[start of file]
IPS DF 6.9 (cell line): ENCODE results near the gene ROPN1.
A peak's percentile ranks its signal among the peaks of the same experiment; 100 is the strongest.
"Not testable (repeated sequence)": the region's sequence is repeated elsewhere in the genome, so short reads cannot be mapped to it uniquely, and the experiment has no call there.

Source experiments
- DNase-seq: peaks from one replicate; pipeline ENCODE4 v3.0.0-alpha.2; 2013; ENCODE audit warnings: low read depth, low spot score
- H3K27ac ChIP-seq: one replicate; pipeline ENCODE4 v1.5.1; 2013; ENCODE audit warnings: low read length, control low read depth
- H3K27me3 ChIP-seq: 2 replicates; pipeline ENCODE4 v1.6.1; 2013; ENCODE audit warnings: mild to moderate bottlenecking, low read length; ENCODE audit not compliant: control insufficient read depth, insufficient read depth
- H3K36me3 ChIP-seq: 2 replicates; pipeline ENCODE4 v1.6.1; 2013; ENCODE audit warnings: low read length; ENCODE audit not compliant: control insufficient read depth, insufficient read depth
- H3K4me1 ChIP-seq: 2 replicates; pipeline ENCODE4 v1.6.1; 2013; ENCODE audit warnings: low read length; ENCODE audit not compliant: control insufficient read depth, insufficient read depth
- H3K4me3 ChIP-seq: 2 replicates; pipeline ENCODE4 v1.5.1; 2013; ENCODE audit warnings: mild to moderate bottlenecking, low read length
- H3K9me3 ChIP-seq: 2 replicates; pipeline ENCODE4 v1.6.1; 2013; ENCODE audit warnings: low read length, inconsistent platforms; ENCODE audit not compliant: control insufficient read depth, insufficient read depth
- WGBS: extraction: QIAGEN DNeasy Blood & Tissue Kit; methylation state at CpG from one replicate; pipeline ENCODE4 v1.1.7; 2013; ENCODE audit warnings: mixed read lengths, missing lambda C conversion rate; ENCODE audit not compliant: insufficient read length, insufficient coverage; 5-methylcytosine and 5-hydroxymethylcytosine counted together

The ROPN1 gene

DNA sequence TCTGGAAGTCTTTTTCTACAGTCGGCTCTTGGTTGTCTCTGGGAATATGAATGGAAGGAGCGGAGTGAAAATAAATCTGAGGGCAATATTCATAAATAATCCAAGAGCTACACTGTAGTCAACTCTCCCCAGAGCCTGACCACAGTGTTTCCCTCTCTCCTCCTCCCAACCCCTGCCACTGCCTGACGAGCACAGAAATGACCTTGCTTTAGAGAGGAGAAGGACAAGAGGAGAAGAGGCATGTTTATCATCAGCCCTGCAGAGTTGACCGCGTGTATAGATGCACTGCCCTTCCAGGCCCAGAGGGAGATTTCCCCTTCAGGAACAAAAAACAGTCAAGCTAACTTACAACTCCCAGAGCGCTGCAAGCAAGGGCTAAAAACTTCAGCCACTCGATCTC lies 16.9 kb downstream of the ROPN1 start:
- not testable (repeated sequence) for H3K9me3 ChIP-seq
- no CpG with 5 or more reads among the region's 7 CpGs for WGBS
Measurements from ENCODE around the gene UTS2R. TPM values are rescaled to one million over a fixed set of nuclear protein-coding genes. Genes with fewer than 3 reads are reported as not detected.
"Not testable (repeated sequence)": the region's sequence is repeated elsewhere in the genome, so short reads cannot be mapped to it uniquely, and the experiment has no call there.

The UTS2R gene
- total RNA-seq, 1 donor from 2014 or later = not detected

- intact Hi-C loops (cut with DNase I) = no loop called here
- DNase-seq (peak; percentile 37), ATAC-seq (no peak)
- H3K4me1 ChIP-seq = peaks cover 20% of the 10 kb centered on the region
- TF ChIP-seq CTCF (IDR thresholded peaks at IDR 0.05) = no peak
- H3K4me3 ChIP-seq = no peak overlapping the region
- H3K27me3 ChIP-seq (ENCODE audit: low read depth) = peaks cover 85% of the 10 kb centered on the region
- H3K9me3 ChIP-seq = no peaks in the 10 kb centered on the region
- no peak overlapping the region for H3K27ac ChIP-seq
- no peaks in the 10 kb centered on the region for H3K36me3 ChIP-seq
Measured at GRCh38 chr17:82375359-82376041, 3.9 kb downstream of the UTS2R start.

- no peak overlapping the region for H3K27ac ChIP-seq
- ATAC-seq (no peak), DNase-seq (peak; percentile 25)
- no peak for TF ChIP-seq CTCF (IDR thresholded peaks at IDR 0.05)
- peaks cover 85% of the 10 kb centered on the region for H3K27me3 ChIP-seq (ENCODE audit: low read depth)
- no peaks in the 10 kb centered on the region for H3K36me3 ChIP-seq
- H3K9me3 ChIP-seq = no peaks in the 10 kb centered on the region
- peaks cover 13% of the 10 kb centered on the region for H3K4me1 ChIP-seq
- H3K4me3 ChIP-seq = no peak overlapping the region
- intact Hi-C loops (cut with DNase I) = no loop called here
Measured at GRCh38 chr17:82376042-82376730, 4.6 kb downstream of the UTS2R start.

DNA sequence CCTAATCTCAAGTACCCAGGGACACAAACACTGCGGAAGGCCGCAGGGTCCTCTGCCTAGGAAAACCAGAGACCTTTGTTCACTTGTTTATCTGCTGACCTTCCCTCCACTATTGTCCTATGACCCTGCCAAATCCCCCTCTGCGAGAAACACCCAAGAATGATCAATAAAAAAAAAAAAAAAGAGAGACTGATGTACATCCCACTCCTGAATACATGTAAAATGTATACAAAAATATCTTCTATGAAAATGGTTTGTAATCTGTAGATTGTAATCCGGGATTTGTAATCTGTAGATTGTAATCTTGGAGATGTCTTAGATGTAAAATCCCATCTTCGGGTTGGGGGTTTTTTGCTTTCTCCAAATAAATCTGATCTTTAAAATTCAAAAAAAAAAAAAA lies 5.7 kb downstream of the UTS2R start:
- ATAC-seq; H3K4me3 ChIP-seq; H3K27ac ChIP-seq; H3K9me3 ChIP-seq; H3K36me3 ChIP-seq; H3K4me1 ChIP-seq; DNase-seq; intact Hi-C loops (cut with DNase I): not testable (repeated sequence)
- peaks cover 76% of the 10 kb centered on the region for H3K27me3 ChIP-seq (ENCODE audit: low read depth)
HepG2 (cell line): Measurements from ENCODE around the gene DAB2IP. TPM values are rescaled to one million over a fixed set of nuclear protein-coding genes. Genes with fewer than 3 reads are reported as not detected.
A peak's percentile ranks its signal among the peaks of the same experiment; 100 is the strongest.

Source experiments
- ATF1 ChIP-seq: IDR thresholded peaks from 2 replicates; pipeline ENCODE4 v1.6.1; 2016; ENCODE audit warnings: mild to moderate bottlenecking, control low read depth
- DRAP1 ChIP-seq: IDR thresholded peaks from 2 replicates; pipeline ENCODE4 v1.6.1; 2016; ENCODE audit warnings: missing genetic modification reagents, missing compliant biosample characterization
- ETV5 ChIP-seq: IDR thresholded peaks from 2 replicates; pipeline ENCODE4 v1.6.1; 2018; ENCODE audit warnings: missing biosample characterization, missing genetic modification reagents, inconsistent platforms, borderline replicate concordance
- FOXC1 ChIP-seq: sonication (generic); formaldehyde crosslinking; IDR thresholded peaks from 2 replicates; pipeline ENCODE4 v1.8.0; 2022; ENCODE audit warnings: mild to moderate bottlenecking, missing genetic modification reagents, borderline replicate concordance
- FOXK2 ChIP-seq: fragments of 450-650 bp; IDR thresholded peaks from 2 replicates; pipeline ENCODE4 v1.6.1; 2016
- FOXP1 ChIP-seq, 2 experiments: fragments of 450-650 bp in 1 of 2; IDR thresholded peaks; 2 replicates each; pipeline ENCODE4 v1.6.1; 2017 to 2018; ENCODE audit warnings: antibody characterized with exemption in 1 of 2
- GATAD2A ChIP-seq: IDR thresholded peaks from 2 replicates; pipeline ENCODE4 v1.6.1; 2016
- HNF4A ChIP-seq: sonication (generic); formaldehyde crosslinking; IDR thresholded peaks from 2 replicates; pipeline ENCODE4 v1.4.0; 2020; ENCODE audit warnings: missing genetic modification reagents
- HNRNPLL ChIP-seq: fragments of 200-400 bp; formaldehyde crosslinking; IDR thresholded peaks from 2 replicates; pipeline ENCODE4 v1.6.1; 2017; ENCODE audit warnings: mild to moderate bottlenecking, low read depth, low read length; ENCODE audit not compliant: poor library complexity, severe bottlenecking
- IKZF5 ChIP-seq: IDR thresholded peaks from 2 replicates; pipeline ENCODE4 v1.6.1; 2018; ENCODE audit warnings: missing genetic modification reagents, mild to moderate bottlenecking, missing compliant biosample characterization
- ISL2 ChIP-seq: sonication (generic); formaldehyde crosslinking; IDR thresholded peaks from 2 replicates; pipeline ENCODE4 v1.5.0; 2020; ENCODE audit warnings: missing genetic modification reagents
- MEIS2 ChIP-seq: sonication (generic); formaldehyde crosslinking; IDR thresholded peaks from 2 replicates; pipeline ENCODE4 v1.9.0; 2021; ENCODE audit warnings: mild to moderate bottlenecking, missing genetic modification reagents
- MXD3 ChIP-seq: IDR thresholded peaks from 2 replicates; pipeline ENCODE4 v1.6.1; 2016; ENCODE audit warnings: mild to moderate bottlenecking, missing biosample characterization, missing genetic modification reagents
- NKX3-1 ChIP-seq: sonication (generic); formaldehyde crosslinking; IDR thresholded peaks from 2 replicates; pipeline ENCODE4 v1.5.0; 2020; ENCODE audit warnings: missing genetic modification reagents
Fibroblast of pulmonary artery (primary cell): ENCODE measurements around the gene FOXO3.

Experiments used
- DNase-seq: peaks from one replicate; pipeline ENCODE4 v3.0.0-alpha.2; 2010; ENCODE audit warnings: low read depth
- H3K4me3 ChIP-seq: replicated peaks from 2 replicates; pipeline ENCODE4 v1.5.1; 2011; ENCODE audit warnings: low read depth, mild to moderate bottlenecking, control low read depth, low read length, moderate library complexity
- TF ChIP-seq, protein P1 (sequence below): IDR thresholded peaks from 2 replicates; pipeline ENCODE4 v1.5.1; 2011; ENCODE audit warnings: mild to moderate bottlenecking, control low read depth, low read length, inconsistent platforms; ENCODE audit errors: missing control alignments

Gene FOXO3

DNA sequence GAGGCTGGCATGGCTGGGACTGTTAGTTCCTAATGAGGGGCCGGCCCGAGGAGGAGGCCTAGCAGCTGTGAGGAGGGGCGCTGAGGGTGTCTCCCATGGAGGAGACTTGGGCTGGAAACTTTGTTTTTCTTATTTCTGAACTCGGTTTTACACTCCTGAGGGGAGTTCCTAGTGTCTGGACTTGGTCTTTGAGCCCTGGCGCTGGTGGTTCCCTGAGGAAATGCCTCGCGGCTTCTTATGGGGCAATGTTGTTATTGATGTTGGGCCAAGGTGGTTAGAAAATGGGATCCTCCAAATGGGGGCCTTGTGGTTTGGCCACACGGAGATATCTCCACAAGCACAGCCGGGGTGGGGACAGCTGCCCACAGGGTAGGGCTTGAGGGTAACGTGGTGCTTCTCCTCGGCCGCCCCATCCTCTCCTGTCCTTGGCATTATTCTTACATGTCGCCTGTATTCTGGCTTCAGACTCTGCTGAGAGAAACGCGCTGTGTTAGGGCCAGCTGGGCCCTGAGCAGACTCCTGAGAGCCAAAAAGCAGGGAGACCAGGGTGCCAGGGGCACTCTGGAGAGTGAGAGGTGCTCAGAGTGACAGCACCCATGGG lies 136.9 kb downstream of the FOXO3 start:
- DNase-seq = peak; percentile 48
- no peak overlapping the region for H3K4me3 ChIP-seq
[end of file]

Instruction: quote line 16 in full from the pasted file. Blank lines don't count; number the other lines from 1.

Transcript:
- no CpG with 5 or more reads among the region's 7 CpGs for WGBS